Other Education News


National Reading and Writing Contest for Young Readers

Monday, November 1, 2010, 1:19 pm

Letters About Literature is a national reading and writing promotion program for young readers in grades 4 through 12, sponsored in Montana by Humanities Montana and the Center for the Book in the Library of Congress in partnership with Target. To enter, readers write a personal letter to an author, explaining how his or her work changed their view of the world or themselves. Young readers can select authors from any genre—fiction or nonfiction, contemporary or classic.

Judges representing each state center for the book will select the top essayists in the state on three competition levels: Level I for young readers in grades 4 through 6; Level II for grade 7 and 8 readers, and Level III, for readers in grades 9 through 12. State winners will receive a $50 Target GiftCard and a cash award and certificate from Humanities Montana. Each state winner will then advance to the national competition.  A panel of judges for the Center for the Book in the Library of Congress will then select six national winners (two per competition level) and 12 national runners-up (four per competition level). Each national winner will receive a $500 Target GiftCard. In addition, they will win a Reading Promotion Grant of $10,000 for their school or community library. National winners will be instrumental in deciding how the library funds will be spent.  The 12 national runners-up will win a $100 Target GiftCard, plus they will win a Reading Promotion Grant of $1,000 for their school or community library.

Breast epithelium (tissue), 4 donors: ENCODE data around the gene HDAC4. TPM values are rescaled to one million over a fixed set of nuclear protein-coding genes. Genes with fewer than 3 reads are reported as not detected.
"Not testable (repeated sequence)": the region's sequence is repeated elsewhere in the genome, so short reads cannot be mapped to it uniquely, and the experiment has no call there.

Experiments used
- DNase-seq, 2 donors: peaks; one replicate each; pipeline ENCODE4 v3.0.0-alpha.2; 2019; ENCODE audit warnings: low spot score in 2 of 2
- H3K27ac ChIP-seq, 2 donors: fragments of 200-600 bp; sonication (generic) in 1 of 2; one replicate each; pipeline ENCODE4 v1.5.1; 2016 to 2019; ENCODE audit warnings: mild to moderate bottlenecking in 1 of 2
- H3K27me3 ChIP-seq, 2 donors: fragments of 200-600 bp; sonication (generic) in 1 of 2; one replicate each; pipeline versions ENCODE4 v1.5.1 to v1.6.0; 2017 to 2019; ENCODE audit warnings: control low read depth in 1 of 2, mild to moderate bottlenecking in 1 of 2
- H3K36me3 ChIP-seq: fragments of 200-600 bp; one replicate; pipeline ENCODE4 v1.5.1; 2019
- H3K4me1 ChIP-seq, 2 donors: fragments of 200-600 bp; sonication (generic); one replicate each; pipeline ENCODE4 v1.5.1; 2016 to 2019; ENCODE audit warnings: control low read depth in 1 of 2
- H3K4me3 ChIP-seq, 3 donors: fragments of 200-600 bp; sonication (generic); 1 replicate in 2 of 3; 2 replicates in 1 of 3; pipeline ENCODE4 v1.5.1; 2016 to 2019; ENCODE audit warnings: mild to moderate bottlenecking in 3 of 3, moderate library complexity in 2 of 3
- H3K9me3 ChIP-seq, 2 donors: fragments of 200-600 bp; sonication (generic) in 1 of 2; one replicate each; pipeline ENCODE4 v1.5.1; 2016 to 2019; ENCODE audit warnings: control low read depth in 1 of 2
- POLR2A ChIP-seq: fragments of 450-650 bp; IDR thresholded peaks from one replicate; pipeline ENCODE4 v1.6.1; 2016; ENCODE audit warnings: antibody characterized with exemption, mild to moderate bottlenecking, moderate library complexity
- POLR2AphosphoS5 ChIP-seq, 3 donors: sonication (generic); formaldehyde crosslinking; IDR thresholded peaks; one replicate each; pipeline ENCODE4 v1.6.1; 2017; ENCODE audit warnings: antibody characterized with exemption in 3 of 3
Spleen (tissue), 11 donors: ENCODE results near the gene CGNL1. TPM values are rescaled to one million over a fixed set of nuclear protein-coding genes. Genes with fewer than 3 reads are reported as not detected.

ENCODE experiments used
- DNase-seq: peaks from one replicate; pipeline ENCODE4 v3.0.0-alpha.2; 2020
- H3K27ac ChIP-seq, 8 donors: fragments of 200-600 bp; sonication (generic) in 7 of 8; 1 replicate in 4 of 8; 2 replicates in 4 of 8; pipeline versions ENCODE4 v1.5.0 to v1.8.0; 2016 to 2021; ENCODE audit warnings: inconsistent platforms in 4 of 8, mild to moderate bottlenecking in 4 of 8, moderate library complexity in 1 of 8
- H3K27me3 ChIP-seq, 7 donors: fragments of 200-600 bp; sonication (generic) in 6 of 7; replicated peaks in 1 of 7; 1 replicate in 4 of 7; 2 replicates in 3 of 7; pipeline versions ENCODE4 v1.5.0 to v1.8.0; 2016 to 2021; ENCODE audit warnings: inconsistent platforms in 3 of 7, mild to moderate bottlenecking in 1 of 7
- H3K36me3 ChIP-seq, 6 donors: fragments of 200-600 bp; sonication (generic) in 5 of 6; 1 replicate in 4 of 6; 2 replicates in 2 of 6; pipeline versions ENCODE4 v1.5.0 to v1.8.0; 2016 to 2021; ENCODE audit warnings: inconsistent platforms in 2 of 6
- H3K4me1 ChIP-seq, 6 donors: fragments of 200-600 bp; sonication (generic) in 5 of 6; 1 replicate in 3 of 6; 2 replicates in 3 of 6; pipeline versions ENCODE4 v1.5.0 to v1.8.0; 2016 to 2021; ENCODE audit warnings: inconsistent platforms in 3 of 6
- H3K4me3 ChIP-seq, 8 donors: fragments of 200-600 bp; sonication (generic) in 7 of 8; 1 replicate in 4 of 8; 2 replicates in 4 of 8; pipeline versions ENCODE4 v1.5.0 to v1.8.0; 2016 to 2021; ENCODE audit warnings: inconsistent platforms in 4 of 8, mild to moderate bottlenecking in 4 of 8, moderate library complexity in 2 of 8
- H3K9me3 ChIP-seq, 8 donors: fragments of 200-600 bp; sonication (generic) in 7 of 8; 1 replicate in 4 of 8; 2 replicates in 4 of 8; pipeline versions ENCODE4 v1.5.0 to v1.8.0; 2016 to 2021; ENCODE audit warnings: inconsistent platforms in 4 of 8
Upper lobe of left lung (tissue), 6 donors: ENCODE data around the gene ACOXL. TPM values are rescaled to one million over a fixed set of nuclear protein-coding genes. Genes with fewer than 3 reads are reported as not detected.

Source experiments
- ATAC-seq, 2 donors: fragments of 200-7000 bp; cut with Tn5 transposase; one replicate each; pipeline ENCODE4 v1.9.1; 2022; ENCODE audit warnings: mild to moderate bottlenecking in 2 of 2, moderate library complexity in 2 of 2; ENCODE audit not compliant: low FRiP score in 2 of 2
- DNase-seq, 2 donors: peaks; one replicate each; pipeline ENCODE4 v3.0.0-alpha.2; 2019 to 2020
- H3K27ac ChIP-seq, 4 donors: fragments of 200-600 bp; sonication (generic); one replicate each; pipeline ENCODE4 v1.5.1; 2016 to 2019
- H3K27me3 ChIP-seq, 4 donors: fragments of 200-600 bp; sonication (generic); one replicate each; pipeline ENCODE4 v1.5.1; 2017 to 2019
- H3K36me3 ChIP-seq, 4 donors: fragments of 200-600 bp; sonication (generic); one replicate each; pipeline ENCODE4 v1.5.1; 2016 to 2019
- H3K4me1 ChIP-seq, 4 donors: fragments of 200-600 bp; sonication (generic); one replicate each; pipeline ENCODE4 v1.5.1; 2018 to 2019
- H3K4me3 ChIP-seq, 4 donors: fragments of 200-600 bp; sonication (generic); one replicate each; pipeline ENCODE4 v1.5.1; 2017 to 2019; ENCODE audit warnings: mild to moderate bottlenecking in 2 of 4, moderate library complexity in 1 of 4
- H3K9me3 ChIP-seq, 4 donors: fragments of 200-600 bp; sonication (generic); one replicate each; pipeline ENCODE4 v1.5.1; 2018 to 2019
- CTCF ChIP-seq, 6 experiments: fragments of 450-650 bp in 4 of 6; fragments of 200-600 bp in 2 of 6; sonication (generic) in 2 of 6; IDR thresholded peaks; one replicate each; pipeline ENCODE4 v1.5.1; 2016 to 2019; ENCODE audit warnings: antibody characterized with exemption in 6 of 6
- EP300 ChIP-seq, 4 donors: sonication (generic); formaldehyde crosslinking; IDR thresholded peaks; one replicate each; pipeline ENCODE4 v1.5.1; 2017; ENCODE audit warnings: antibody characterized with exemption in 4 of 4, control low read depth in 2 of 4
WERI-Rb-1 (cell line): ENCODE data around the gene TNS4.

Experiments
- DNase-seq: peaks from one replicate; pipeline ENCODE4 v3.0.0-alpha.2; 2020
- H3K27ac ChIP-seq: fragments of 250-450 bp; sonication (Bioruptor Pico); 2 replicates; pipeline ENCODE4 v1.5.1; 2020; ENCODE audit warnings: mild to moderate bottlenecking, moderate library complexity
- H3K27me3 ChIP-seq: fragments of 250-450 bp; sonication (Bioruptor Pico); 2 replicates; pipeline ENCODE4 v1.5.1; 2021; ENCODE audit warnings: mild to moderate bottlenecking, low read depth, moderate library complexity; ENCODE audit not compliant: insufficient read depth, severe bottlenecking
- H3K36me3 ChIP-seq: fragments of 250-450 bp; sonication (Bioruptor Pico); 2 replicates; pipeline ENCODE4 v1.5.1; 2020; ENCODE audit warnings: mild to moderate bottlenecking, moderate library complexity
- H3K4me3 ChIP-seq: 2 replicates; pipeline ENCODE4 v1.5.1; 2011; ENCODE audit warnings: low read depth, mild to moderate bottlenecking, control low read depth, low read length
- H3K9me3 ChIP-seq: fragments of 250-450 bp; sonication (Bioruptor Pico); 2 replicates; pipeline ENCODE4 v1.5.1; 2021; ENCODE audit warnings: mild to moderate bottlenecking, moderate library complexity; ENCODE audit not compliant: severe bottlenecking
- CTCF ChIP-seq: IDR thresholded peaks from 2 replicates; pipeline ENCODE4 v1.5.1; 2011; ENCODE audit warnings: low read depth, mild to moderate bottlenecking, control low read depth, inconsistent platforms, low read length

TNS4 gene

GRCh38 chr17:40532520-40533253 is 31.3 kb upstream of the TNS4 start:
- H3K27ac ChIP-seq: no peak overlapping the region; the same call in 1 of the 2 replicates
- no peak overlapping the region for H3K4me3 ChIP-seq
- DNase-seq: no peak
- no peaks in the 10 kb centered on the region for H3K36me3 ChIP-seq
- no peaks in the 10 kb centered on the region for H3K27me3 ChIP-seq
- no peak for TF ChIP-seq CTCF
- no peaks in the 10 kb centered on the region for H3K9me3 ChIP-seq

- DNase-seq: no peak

LAL is one of the Center for the Book’s most successful literacy programs for adolescents. Last year, more than 70,000 young people from across the nation entered the competition. 

Montana students have won or placed in the national contest four times in the past ten years, according to Kim Anderson, Humanities Montana Associate Director, Programs. Over 600 Montana students entered the contest last year. Deadline for entries is December 10, 2010.

Contest guidelines and teaching materials including lesson plans, blackline masters, writing samples and assessment checklists, can be found at http://lettersaboutliterature.org.

Humanities Montana is Montana’s state affiliate of the National Endowment for the Humanities, a federal agency. A nonprofit organization founded in 1972, Humanities Montana grants have served Montanans with thousands of public conferences, lectures, workshops, exhibits, television, radio, film and video productions, as well as awards for research and book publication subvention.

For more information, contact Kim Anderson, (406) 243-6022